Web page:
Owning Your Journey: Part One
This blog is turning into something a lot different from what it began as. Yesterday, when I started to write it, I started talking about how everyone has a journey. I wrote about how that journey was the only thing that couldn’t be taken away from you. You could have your home, your food, even your life, taken away from you, but your journey, your story, your past… Those things stay forever. They stay through how you treat others. They stay in the things we say, write, create. And even if we feel that when we die, our story dies with us… That’s not at all the case.
A number of years ago, I was walking through a cemetery that is affectionately nicknamed “Hell’s Gates.” It has to do with how the gates look at night. There’s a lot of documented paranormal activity there. The cemetery is extremely old. There are grave stones that no longer have names on them, and some graves that aren’t even marked anymore because of weather or vandalism or other occurrences over time.
I have a sometimes-called-morbid fascination with old graveyards. There is an energy there that you can’t find in other places. As a Kemetic, I believe in the existence of the soul’s various parts. The long version is a post for a different day, but in the short version: when a person dies, part of the “soul” travels back to the body every night to ensure its survival in the afterlife. And I think a lot of people can sense this while walking through graveyards at night. It’s a massive (especially in older graveyards) number of deceased individuals whose ba’s return to them each night. It’s a lot of energy in a small amount of space.
My fascination goes further than just the general, “Old graveyards are cool.” When I was younger, I had an obsession for pointing out all the children. My mom even made me stop and said it wasn’t right and how morbid I was being. Old graveyards have a lot of children. They’re generally marked by lambs or small outlines next to tiny gravestones. I don’t rejoice in their deaths. There’s something extremely sad about the death of innocence and how the death of children means they never really lose their innocence.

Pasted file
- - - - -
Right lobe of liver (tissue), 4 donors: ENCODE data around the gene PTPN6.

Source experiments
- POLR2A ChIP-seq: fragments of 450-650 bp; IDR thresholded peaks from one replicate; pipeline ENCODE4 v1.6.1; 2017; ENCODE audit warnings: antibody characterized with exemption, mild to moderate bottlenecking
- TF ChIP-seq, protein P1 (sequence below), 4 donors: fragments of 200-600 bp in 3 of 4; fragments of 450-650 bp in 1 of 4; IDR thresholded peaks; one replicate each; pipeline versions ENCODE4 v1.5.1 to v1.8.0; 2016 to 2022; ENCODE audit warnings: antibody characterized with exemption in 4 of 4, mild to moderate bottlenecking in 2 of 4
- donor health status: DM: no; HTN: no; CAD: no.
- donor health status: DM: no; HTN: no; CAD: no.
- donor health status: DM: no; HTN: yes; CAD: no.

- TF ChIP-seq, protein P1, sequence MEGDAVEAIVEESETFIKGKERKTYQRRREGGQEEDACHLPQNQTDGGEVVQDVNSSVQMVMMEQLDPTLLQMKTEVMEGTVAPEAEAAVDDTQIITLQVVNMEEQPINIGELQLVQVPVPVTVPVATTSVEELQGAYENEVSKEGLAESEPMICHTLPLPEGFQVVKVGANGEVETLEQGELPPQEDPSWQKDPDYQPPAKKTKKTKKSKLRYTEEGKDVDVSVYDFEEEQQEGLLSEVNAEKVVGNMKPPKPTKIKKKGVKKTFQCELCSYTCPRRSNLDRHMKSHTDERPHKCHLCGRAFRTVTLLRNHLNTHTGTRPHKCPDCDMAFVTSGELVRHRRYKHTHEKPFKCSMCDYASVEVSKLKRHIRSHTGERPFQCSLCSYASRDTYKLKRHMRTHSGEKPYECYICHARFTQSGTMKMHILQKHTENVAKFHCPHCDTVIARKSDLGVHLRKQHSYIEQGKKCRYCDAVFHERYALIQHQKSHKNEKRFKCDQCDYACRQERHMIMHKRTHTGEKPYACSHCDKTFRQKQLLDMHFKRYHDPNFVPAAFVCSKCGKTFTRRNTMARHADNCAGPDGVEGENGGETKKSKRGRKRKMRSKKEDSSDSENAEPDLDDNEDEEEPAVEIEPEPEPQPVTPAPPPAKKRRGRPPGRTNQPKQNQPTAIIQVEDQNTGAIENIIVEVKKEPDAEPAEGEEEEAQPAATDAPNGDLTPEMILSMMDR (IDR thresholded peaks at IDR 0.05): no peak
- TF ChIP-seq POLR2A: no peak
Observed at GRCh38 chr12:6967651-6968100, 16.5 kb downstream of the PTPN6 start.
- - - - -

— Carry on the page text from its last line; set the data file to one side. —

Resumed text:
But on this particular trip, I was with friends, I was in college, and we were walking through the graveyard and talking about wiccanate-pagan things and death. I was with my make-shift coven at the time, and I’m fairly certain we were teaching some of the “initiates,” but it was a long time ago, so I could be wrong. We were walking around towards the back of the cemetery when three graves caught my eye. They were all small, obviously children. Not infants, but children. They were all side-by-side.
When I went to acknowledge them, I was immediate struck by their common date of death. All three children, all with the same last name, all with different dates of birth, all died on the exact same day. The adult woman next to them died three days later. The adult man next to them died a number of years afterwards. Something had happened here, and it struck me. I had to find out.
I wrote down their names and dates of death and then went to the downtown library. I went through the microfilm, and found the newspapers at the time. (And if you’ve never gone through microfilm, make sure that you go through them some day. They are absolutely fascinating. I could spend hours going through them page by page.)
I got to the date of the first deaths: the deaths of the children, and on the front page was a story about a man who had been driving down the major highway in our area right after it had opened with his wife and his children when he got into a car accident. Three of his children died instantly. His wife died three days later. I printed copies of the articles to show to my friends because the story stuck with me: here’s this family, I have no connection to them whatsoever, but their deaths have profoundly affected me.
I remember, in great detail, where the graves are. I remember in great detail how the trees look, what the weather was like, how it felt to find these people’s stories. I remember everything. But I cannot remember their names.
This blog started out about how, even after death, our stories and our journeys never really end. People, through newspapers, Facebook, blogs, letters, word-of-mouth, will hear about us and our lives. It was about how we need to own our past and our present, how we shouldn’t be ashamed of who we are and what we believe, how we should own the journey we are on so that when our stories get told, they will be told in a light we want remembered. They will be told in a way that will help others, give others hope or affect their lives in ways we can’t even imagine, much like this family did for me.
But when I realized I couldn’t remember their names or where I had stored the newspaper articles or where I had written about them previously, I knew this blog wasn’t going to turn out the way I wanted it to. How can I write about our journeys living on after we die in ways we can’t even imagine when I can’t remember the names of the people whose lives and deaths I want to use as my example?
So today, after I get off work, I’m going back to find them again. Part two of this blog will be another step in my journey, my story, to this family whose names I can’t remember, but whose story has stuck with me for years. I’m documenting it because I want their story to be told. Not because it changed the world in any profound way, but because it changed me and has stuck with me for all these years, and I believe it deserves to be told.